What is an SSD Early Decision?

Submitted by Ram on Wed, 09/05/2012 - 15:37

An early decision on Social Security Disability (SSD) benefits is simply any determination made by the Social Security Administration (SSA) regarding eligibility that comes sooner than the typical timeframe for the majority of applicants. Most SSD applicants wait months and even as much as two years for a determination to be made on their eligibility for benefits. Any decision that comes within the first four to six months is generally considered to be an early decision, though in most instances, “early decisions” refers to a favorable determination, or one in which the applicant is found eligible for SSD benefits.

There are two primary circumstances under which an SSD early decision is made. The first is when you have a condition that falls under the compassionate allowances (CAL) program of the SSA. The CAL program is designed to expedite approval for disability benefits for applicants that clearly suffer from a terminal illness or inherently disabling condition.

SSD applications approved under the CAL program must still contain the appropriate medical documentation for supporting your claim for disability. Thorough documentation reduces the likelihood of delays caused by the SSA investigating your condition further.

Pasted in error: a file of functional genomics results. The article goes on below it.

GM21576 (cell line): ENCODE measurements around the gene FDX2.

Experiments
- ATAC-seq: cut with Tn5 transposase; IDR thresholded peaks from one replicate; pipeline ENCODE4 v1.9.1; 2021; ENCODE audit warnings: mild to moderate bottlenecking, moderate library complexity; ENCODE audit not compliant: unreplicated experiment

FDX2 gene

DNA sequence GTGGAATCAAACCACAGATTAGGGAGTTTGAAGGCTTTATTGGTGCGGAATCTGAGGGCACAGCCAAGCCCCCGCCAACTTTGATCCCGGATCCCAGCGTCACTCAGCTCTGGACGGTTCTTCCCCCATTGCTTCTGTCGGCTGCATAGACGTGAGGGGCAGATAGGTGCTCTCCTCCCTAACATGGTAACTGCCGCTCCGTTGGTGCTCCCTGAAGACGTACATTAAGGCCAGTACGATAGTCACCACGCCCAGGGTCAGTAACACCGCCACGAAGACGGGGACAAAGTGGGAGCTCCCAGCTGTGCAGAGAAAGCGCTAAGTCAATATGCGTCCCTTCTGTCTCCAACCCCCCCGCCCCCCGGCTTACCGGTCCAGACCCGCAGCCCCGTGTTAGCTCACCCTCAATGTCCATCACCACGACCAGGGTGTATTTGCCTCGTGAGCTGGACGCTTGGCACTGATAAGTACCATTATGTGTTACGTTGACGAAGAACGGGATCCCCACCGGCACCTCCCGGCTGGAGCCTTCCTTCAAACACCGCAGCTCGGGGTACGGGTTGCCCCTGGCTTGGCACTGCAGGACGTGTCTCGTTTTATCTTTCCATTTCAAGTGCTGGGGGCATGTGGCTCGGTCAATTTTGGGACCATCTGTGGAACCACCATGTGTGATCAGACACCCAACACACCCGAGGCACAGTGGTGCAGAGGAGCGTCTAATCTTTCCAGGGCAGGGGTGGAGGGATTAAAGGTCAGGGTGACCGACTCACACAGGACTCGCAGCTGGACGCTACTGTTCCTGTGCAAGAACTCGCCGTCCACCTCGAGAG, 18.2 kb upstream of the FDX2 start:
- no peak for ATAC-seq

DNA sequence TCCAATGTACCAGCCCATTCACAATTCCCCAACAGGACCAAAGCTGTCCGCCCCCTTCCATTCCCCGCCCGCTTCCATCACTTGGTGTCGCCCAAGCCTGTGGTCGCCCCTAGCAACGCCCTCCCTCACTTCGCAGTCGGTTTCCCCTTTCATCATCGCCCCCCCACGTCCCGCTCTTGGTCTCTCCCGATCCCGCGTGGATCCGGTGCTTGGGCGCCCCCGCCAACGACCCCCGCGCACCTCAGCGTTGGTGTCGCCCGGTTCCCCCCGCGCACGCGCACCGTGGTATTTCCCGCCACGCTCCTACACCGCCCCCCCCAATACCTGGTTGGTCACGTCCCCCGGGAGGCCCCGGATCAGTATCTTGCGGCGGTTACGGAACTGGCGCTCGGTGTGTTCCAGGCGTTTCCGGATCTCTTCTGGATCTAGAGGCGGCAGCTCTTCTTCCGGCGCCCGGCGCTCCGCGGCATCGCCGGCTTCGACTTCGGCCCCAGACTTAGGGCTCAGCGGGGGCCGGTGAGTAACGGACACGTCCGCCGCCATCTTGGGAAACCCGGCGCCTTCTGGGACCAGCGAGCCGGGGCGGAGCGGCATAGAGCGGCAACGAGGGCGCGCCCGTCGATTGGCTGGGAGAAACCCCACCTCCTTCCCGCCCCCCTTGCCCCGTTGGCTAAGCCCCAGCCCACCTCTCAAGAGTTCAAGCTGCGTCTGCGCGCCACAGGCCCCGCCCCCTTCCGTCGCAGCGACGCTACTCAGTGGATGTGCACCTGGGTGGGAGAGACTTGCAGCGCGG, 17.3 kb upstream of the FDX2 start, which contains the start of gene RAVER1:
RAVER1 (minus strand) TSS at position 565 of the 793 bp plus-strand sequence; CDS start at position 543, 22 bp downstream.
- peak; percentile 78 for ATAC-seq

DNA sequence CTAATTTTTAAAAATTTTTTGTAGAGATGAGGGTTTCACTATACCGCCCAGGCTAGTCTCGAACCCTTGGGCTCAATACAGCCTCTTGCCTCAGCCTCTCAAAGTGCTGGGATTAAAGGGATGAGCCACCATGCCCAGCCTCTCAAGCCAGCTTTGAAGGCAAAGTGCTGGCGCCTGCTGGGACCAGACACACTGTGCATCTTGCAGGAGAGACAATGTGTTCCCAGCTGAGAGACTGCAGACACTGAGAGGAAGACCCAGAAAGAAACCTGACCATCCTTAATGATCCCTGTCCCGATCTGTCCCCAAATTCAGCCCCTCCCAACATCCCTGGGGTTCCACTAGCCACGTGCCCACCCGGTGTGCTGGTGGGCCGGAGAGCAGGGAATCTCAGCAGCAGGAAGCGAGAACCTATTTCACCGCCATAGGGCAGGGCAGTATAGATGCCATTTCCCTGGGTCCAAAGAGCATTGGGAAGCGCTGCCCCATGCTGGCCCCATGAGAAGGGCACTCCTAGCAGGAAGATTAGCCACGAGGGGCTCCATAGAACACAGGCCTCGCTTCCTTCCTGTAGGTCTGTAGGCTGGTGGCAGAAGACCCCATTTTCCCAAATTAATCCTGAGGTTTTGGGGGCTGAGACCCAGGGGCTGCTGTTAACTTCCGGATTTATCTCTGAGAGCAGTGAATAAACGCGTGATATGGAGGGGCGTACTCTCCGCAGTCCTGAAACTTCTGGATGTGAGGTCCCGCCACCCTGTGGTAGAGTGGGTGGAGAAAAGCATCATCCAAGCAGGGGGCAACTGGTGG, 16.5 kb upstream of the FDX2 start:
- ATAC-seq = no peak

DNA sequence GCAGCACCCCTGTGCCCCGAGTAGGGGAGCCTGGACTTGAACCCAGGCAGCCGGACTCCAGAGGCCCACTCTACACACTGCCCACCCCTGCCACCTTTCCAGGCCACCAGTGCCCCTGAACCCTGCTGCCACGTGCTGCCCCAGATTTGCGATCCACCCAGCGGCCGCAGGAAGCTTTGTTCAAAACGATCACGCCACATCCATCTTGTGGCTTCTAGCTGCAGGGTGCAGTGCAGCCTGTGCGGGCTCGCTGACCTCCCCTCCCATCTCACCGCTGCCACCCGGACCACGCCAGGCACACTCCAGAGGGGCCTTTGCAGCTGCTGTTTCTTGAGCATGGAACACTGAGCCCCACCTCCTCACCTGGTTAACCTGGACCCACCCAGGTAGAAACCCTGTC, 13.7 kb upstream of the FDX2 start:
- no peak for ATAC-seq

The second instance in which an early determination is typically made is when an applicant has a well documented and extremely thorough case file. Having the right medical documentation to fully meet the SSA’s bluebook definition of a disabling condition makes the determination of eligibility much simpler for the SSA.

The bluebook is the SSA’s manual describing the details of known disabling conditions. It outlines which conditions qualify for SSD benefits and the kind of medical documentation and other proof required for meeting the SSA’s guidelines with any specific diagnosis.

Of course, there are other factors that can play into how long a disability determination may take. These include how long it takes for your doctor(s) to respond to any requests from the Disability Determination Services (DDS) office for additional information and whether the DDS finds that an independent evaluation of your medical condition is required to make a final decision on your eligibility for benefits.

To increase your chances of receiving an early decision on SSD, you should ensure you put together as complete of an application as you possibly can. This makes it less likely the SSA will need to request more information from your doctor or doctors and can also reduce the chances they’ll need to send you for an independent evaluation of your condition. Consulting a Social Security disability lawyer that is familiar with the process for proving a disability can also help shorten your wait for disability benefits.